Geomagnetic storms generate induced currents that flow through the electrical grid. Magnetically induced currents, which can be greater than 100 amperes, flow to electrical components connected to the network, such as transformers, relays, and sensors. One hundred amperes equals the electrical service provided to many homes. Currents of this magnitude can cause internal damage to components, resulting in widespread blackouts.

A geomagnetic storm three times smaller than the Carrington event occurred in Quebec, Canada, in March 1989. The storm caused the collapse of Quebec’s hydroelectric grid. During the storm, high magnetically induced currents damaged a transformer in New Jersey and tripped network circuit breakers. In this case, the blackout knocked out five million people for nine hours.

cut off communication

In addition to electrical faults, communications will be disrupted on a global scale. ISPs can go down, which in turn will eliminate the ability of different systems to communicate with each other. High-frequency communication systems such as ground-to-air, short-wave, and ship-to-shore radio will be disrupted. Satellites in orbit around the Earth can be damaged by currents induced from a geomagnetic storm that burn their circuit boards. This would lead to disruptions in telephone, internet, radio and satellite television.

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Also, when geomagnetic storms hit the Earth, the increase in solar activity causes the atmosphere to expand outward. This expansion changes the density of the atmosphere as the satellites orbit. The high-density atmosphere creates drag on the satellite, slowing it down. And if it is not maneuvered into a higher orbit, it can return to Earth.

Navigation systems are another area of ​​disruption that may affect daily life. In fact, every mode of transportation, from cars to planes, uses GPS for navigation and tracking. Even portable devices such as cell phones, smartwatches, and tracking tags rely on GPS signals sent from satellites. Military systems rely heavily on GPS for coordination. Other military detection systems such as trans-horizon radar and submarine detection systems could malfunction, potentially hampering national defense.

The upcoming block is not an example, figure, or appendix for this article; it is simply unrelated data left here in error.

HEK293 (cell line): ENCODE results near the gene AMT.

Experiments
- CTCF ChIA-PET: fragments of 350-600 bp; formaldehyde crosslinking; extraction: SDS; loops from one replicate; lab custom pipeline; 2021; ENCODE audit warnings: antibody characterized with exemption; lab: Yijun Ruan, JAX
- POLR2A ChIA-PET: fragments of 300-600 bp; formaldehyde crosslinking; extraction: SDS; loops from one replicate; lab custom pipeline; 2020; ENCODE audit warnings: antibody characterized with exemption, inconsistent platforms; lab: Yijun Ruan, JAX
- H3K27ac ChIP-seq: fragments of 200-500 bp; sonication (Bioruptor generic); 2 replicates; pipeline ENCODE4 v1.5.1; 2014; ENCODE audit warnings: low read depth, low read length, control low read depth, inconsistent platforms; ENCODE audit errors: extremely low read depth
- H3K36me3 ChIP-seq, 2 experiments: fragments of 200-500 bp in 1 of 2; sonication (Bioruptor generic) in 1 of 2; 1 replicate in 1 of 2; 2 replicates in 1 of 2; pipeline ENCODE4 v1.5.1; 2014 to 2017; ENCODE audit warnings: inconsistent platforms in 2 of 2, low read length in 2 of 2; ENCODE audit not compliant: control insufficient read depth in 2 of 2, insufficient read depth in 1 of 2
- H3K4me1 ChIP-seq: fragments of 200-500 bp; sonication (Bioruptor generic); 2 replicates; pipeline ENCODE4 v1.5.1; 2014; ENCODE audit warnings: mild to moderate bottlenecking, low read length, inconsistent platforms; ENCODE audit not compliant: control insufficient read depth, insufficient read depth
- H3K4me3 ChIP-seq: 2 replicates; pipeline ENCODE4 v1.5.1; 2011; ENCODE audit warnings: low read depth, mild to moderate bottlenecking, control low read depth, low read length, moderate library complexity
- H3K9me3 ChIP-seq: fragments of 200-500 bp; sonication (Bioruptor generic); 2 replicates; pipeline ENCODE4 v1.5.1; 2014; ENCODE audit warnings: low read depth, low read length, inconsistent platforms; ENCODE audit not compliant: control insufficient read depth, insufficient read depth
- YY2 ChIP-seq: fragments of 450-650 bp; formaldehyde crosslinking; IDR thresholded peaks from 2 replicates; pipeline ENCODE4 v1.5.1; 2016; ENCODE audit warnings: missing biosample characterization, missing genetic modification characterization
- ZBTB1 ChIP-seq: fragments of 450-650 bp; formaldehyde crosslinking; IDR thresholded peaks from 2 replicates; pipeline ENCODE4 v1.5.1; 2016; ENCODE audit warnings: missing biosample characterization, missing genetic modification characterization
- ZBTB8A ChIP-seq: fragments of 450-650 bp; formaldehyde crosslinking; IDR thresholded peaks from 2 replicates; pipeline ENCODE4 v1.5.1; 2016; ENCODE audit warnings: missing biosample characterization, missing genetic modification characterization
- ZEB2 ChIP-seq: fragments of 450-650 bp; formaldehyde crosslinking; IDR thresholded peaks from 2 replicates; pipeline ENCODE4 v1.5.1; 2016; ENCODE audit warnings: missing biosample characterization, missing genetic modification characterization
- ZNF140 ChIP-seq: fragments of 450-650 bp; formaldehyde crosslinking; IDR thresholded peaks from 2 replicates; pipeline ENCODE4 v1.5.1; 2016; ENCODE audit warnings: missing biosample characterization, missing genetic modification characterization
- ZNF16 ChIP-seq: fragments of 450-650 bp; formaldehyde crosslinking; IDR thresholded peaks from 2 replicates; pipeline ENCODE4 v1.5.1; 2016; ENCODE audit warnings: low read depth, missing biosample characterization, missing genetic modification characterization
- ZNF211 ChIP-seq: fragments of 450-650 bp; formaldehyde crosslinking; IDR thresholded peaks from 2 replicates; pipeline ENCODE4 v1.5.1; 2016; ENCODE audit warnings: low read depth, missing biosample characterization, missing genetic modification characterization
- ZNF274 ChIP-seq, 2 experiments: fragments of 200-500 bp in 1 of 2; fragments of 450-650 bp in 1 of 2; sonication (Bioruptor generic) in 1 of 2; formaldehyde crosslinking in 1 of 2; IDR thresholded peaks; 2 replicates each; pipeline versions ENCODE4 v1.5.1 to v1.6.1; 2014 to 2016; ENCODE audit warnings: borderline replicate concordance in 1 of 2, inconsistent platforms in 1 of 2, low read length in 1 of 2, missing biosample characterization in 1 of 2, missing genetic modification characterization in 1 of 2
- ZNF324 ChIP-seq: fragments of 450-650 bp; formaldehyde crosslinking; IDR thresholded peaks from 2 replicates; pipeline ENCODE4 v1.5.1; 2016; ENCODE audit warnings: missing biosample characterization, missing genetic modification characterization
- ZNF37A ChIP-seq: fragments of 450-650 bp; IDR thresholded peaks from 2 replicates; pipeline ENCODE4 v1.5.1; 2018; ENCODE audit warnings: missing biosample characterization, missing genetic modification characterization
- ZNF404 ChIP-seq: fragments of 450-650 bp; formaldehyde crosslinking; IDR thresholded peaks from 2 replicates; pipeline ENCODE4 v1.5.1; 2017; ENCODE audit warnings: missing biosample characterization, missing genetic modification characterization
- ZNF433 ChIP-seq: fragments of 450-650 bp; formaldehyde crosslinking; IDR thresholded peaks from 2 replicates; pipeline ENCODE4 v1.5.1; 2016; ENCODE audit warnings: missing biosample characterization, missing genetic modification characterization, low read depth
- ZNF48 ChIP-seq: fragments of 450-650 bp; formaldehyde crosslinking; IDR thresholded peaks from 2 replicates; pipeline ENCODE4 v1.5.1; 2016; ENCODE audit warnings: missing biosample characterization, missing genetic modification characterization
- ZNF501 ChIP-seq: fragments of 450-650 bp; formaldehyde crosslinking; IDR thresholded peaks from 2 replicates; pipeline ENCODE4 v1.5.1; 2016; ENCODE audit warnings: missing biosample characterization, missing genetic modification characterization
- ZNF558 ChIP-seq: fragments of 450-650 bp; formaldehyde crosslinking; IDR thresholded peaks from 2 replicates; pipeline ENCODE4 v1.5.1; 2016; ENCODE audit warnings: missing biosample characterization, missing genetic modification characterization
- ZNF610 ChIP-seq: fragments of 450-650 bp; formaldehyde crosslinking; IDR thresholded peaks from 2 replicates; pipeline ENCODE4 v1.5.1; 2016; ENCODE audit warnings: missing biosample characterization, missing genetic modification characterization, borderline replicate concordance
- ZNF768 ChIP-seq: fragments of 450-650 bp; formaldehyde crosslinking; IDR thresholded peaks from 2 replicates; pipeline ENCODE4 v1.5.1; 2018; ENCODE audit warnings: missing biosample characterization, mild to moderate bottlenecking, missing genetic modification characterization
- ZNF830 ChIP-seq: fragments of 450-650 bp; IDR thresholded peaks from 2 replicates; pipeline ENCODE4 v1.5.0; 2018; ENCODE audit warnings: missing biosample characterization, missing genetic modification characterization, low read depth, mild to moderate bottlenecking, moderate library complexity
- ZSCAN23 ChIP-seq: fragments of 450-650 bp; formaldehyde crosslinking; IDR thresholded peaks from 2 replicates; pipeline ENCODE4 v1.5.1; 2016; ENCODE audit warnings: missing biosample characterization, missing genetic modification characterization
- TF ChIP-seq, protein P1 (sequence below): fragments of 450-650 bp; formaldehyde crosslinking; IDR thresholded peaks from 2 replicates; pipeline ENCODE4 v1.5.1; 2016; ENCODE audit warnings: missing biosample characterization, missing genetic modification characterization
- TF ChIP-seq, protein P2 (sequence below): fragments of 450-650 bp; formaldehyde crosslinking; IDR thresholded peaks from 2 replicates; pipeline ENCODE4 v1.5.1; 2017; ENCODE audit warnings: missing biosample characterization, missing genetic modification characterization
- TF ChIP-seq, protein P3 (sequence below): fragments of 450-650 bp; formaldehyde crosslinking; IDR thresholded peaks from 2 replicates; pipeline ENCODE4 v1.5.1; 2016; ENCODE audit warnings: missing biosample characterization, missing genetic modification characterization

The global Internet is held together by a network of cables that cross the world’s oceans. Jens Koehler/Ulstein Bild via Getty Images

In terms of the Internet, a geomagnetic storm of the Carrington event scale can produce magnetically induced currents in the undersea and terrestrial cables that make up the backbone of the Internet as well as data centers that store and process everything from email and text messages. For scientific data sets and artificial intelligence tools. This could potentially disrupt the entire network and prevent servers from communicating with each other.

Just a matter of time

It’s only a matter of time before another geomagnetic storm hits Earth. A storm the size of the Carrington event could be extremely devastating to electrical and communications systems around the world with continuous power outages for weeks. If the storm were as large as the Miyake event, the consequences would be catastrophic for the world with potential outages lasting months if not longer. Even with space weather warnings from the National Oceanic and Atmospheric Administration’s (NOAA) Space Weather Prediction Center, the world will only have a few minutes to a few hours of notice.

I think it is critical to continue researching ways to protect electrical systems from the effects of geomagnetic storms, for example by installing devices that can protect vulnerable equipment such as transformers and by developing strategies to adjust grid loads when solar storms are about to strike. In short, it is important to act now to minimize disruptions from the upcoming Carrington event.

David Wallace, Assistant Professor of Electrical Engineering, Mississippi State University

This article has been republished from The Conversation under a Creative Commons license. Read the original article.